Thursday 8 December 2016

Dentists fail in challenge over free treatment

Ray Managh and Breda Heffernan

Published 13/08/2010 | 05:00

A GROUP of dentists has failed in its High Court bid to stop the Health Service Executive (HSE) slashing free dental treatment for medical card holders.

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The Irish Dental Association said last night that it regreted the court's decision to refuse an application brought by a group of 25 dentists.

They had sought an injunction preventing the HSE from altering their contracts under the medical-card scheme.

Last April, the HSE sent a circular to dentists, telling them that medical card holders -- who had been entitled to free treatment under the Dental Treatment Services Scheme (DTSS) -- would be limited to one free oral examination a year, plus any emergency treatments.

Since then, routine treatments, such as fillings, extractions and denture repairs, are no longer covered.

Fintan Hourihan, chief executive of the Irish Dental Association, said the scheme was now only providing "limited emergency dental treatment" for patients and that this was having a serious impact on the country's 1.6m medical card holders.

He added that the association would be meeting its legal advisers to study the implications of yesterday's High Court ruling.

Speaking after the court hearing, Dr Catherine Skelly -- one of the dentists who brought the case -- said the decision to cut treatment for medical card holders was storing up "big problems" for the future.

Contracts

Dr Skelly said she and her colleagues will now be looking to the High Court challenge being taken by two other dentists, Dr James Turner from Co Wicklow and Dr Martin Reid from Co Donegal. It is due to be heard in December.

The two men have already been granted interlocutory injunctions, restraining the HSE from unilaterally varying the terms of the DTSS in their cases ahead of the full court hearing.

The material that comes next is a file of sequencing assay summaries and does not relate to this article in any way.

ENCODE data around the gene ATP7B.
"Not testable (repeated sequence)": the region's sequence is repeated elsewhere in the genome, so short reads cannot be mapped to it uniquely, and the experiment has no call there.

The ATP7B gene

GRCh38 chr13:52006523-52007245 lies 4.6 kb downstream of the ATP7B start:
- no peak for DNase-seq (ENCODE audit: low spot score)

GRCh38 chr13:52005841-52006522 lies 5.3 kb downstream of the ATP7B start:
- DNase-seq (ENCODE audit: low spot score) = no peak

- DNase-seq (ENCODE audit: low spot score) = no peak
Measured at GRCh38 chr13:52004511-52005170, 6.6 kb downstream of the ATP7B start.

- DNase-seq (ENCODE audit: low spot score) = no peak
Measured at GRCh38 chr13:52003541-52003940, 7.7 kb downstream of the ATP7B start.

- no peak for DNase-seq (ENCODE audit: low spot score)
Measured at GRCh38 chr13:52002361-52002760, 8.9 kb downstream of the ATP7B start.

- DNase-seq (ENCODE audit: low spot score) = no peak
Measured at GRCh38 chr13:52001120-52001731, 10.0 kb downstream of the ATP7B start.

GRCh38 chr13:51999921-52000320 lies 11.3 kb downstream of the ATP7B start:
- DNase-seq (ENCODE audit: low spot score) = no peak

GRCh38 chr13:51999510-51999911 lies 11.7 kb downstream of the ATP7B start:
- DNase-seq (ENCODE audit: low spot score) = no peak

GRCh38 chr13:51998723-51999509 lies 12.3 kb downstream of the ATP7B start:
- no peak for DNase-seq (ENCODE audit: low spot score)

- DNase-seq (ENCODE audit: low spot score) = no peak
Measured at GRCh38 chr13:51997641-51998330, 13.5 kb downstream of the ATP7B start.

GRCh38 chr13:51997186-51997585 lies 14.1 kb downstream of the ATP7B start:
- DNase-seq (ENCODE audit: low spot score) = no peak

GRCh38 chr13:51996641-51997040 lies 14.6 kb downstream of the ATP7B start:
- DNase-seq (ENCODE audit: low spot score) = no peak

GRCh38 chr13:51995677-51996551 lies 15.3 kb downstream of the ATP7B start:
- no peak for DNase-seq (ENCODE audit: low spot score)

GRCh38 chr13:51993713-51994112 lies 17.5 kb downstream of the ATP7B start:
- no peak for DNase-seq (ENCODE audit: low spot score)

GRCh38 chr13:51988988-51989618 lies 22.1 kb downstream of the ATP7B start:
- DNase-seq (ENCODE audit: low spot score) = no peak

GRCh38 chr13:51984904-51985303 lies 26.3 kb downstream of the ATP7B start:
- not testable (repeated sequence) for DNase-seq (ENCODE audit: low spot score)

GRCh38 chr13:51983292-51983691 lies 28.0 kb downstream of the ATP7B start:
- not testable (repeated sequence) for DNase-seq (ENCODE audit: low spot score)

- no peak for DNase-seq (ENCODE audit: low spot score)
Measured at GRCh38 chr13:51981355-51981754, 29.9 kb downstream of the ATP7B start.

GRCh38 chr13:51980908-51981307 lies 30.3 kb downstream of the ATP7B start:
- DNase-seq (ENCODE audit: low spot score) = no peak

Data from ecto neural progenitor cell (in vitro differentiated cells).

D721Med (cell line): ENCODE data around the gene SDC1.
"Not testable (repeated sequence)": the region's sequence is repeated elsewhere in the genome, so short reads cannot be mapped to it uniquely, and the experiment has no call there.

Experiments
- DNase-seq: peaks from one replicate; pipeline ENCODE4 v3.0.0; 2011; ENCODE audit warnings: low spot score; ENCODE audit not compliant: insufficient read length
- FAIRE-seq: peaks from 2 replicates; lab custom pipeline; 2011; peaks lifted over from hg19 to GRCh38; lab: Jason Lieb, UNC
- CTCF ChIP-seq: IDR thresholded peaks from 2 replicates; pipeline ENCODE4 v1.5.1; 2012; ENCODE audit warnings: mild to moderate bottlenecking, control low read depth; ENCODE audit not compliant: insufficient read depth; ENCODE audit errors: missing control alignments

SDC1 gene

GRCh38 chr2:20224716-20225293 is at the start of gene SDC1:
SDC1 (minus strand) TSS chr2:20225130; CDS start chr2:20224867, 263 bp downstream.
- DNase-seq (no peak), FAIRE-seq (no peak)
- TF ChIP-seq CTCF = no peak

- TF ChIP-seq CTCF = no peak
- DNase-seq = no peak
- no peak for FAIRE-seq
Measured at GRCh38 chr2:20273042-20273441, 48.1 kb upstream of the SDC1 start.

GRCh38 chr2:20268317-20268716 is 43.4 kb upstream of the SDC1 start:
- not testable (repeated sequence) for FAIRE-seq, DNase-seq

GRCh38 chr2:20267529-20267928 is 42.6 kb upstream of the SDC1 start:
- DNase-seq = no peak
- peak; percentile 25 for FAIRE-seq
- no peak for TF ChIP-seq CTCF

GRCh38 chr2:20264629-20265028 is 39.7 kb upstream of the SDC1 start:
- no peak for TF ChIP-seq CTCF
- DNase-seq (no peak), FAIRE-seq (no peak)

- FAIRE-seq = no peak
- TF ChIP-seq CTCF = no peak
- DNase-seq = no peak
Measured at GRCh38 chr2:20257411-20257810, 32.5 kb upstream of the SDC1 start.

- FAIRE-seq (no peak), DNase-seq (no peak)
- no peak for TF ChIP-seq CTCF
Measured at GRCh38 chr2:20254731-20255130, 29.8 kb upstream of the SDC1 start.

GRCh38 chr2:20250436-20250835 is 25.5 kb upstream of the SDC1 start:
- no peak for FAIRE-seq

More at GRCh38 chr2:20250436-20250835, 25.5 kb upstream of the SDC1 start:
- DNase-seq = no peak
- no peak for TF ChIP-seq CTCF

Dr Skelly said her practice in Clifden, Co Galway, catered for a large number of medical card holders. She earned €302,000 under the DTSS, which accounted for almost two-thirds of her gross income.

"We're at risk of going out of business because we relied very heavily on the scheme," she told the Irish Independent.

Dentists are taking a number of court actions in an effort to reverse the cutbacks.

The 25 dentists are part of a group of almost 60 practitioners who are suing the HSE for breach of contract on the basis that changes to the scheme will devastate their practices.

However, Senior Counsel Mark Connaughton, who appeared for the HSE, told the court that the outcome of the challenge by Dr Turner and Dr Reid would also decide the legal issues for the other cases.

In her ruling, Ms Justice Mary Irvine said that if dentists were forced to close down their practices because of reduced income under the scheme, there was no principle of law that this could not be adequately remedied by an award of damages.

She added that there was also significant doubt in her mind as to the actual financial position of each of the dentists.

Irish Independent

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